September 24 – November 19, 2023
Exhibition Opening: Sunday, September 24, 3–6PM
Judy Fiskin’s pandemic-era project The Way We Live Now escorts viewers through a succession of spaces simultaneously over-decorated and oddly vacant as a means of interrogating mutated notions of public and private, not to mention the capacities for desire which define them. Each domestic interior depicted has been sampled by the artist from the strategically manipulated visuals of real estate websites that have fully reflected a marketplace shaken by the turbulence of the times. In this suite of works, Fiskin deadpans a slice-of-life moral fable concerned with both the eccentricities by which personal space becomes personalized and the inevitable aches and pains of you-can’t-take-it-with-you degrees of loss.
The Way We Live Now has been developed out of digital images sourced from the Internet, appropriated and then altered in ways that draw attention to the augmentation already embedded. Deeply treacherous, complicated relationships between image and viewer are uneasily indicated in these works through more or less evident layers of distortion—in the cosmetic staging of the spaces in anticipation of being documented; in the overlit, wide-angle, supposed spaciousness of the resulting portraits; and in Fiskin’s studio where sly alterations, edits, and reconstructions edge the image’s operations toward critically scaled alienation and emptiness. Rapt with difficult reminders of isolation, social distances, and anxious uncertainty, these interior shots remark on an encroaching otherworldliness—even nightmarishness—to which we’ve been urged to acclimate. In an accelerationist period disoriented by collisions between airborne plague and the continuous subliminal messaging of buy-and-sell advertising, the elegiac quality of these overstuffed yet empty rooms take to task the psychological climate maintained by a media haze of FOMO, influencers, tastemakers, and faltering if not altogether derailed American dreams.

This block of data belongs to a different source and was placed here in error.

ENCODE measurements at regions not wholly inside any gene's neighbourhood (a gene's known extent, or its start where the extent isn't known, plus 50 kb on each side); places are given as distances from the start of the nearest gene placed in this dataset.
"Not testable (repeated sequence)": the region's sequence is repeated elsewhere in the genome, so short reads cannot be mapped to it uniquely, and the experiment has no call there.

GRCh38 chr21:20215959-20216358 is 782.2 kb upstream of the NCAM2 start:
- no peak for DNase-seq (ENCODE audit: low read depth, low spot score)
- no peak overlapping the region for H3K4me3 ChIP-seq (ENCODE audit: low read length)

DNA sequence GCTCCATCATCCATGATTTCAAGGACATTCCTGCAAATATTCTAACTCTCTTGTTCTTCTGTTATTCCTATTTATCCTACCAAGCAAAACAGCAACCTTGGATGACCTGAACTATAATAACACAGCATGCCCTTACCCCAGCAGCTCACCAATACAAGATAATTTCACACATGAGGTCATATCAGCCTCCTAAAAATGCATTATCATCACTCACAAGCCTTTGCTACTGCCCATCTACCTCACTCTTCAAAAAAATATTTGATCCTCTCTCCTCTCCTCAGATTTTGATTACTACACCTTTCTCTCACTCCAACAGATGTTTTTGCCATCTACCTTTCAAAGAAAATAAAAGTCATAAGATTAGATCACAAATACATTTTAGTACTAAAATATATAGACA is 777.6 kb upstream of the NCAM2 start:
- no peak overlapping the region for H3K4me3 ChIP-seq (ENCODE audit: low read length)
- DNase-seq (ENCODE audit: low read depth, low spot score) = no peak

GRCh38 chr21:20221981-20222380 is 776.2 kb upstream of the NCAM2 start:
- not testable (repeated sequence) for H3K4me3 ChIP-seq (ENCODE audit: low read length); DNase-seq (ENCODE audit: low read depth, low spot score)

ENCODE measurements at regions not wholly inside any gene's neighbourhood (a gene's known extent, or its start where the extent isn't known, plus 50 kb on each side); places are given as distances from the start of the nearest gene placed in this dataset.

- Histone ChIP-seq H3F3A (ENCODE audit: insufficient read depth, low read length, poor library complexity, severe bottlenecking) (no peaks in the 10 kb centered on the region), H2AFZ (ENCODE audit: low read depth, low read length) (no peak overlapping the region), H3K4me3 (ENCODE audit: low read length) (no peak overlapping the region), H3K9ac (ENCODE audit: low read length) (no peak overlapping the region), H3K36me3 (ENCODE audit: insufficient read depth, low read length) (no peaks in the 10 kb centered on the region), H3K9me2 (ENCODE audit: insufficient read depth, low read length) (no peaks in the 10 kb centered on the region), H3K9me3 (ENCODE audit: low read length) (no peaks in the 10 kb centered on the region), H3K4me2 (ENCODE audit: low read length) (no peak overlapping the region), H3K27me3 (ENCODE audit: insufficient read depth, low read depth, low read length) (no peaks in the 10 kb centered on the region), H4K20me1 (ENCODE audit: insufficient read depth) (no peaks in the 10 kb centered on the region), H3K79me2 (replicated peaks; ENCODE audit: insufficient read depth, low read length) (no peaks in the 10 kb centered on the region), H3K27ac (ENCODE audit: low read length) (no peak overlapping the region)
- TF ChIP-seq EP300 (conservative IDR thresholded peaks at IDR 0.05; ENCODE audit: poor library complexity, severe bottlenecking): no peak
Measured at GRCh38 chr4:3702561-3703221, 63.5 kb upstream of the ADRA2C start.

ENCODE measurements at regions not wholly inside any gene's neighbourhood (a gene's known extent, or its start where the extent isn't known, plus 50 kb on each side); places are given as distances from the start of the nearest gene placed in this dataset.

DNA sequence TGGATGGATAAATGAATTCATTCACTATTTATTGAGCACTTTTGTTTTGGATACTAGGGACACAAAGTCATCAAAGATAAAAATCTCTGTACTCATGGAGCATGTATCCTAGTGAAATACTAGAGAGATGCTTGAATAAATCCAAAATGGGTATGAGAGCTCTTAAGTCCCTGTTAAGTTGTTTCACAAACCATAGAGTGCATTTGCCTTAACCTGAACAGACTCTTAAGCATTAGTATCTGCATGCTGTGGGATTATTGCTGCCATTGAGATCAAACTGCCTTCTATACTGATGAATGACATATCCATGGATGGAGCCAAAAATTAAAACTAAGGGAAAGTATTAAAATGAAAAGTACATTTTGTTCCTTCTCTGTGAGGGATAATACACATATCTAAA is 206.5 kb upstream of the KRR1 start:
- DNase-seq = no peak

These new works proceed from more than fifty years of Judy Fiskin’s diligent efforts. Her photographs, videos, and related projects give form to a cultural clash ongoing, that of the more unmanageable and incompatible features of power and beauty and of their shadow forms—the threat of the loss of either or both. Across decades, Fiskin has leveraged the impulse built into photographic mechanisms toward the objective of capture against one of civilization’s most fundamental conceptions of control: private property. A disquieting tête-à-tête yawns open into implications of aesthetics, judgment, desire, economics, and stirring sensitivities toward the spirit of place. Fiskin’s use of the image is peppered with reservations toward the mythos of veracity it maintains in our social realms. The consistently affronting candor with which she organizes the functions of representation lays bare the material trappings that outfit a widening gap between basic survival and whatever dressed up decadence that describes the uneven resources of the here and now. Under the auspices of late capitalism, similar distances are inserted in the distribution of wealth between classes, between the adjudicators of taste and the relative disempowerments of the consumer, the wage earner, the home buyer, the will-never-be-a-home-buyer, and a vortex of extorted positions mapped across the power-beauty conflict aforementioned. Throughout Fiskin’s work, these horrific subtexts are tempered with provocatively mordant affectations of resignation and a wry humor that veers toward absurdism.
Accompanying the presentation of Fiskin’s recent photographic prints, RUSCHWOMAN is honored to share a screening of several pivotal video works that have been made over the past thirty years. Death and décor, the art historical and the familial, biting criticism and psychopoetic essaying are all brought under the sway of Fiskin’s attenuated structuralism and blithe montage editing.
The circumspection evidenced by Judy Fiskin’s oeuvre pits ultra concise syntax and structure against a sweeping cultural history inflected with greed, futile resistance to mortality, and tendencies toward domination endemic to the human project. From the vantage of a cool, West Coast, conceptualist sensibility Fiskin considers the consequences of a dragon’s hoard of history when underlying violences of time immemorial that would give way to capitalism as it is known today were but twinkles in a patriarch’s eye. By unassuming, indirect yet pointedly effective means, Fiskin’s photographic images and video passages ask for attention and accountability to be brought to the property laws, land parcels, colonial conquests, nationalisms, classes, castes, industries, profit shares, the means of production, burbs, and suburbs that have been erected as trophies to the persistence of uneven power relations.
 Joan Didion. “Many Mansions.” The White Album.
 Marianne Faithfull. “The Old House.” Horses and High Heels. NAIVE, 2011.
 Vanessa Place. La Medusa.
Image; Judy Fiskin. untitled, from the series “The Way We Live Now”, 2020-2021
Inkjet print, 12 1/4 x 17 3/4 in.
Edition of 6